& cplSiteName &

SDN: Secret Sauce to the Internet of Things

Dan Pitt
Column
Dan Pitt
9/4/2014
50%
50%

The technology industry has been all a-buzz with the emergence of the Internet of Things (IoT). This growing category refers to an ecosystem of connected devices and services ranging from smart cars, connected appliances, healthcare services and monitors, wearables, and connected cities, among many other "things."

Do you think this is the stuff of only the future? Reports from Cisco estimated that there were 8.7 billion connected devices in 2012, with some 50 billion devices expected to connect to the Internet by 2020. That's a sobering number for network operators -- the arrival of more connected devices and growing customer expectations for connectivity will directly affect them.

As the breadth of connected devices continues to expand, connected services are also emerging, taking a toll on limited network capacity. Networks are facing a tipping point with the growth of mobile data and need to simultaneously operate over multiple wireless technologies. It is unclear what the economic impact will be to the networks, but it is clear that they will grow and become more complex. One characteristic of many of the devices is that they are extremely power-limited and cost-sensitive. Another is that when they govern industrial processes their communications are extremely time-sensitive. Therefore their communication protocols and technologies might have to be quite specific to their application environment and their priorities and Quality of Service (QoS) need to be maintained across multi-application networks. And while their individual traffic rates might be small, the sheer number of devices means that the volume of aggregated traffic will be large. Thus the rise of IoT means that networks will inevitably be handling an influx in big data and an increase in network traffic. Not properly prepared to handle this increase in activity, networks could become paralyzed.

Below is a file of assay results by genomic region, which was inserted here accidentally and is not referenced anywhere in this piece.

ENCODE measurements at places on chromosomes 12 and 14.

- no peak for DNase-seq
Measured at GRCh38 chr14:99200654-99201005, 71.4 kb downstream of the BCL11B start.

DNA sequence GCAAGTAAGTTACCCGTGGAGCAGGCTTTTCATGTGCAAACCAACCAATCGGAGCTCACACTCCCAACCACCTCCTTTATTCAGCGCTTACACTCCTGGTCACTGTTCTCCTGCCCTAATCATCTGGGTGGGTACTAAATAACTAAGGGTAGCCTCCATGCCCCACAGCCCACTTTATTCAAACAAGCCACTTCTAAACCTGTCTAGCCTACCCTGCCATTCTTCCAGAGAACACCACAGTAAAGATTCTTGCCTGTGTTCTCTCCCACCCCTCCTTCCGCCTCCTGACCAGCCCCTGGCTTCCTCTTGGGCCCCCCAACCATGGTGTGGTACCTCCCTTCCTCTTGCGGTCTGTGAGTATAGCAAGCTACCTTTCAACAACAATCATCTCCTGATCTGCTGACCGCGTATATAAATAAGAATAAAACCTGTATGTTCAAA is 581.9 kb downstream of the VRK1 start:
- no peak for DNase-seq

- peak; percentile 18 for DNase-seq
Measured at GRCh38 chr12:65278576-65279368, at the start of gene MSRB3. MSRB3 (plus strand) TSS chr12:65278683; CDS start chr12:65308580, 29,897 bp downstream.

What can network operators do now to prepare for IoT and avoid crippling their networks with the increased traffic? IoT will require networks to become more agile to accommodate the increased amount of transmitted data along with the expansion of connected devices. In looking ahead to what is in store for networks and IoT, SDN is a viable solution to manage the increased traffic and its QoS.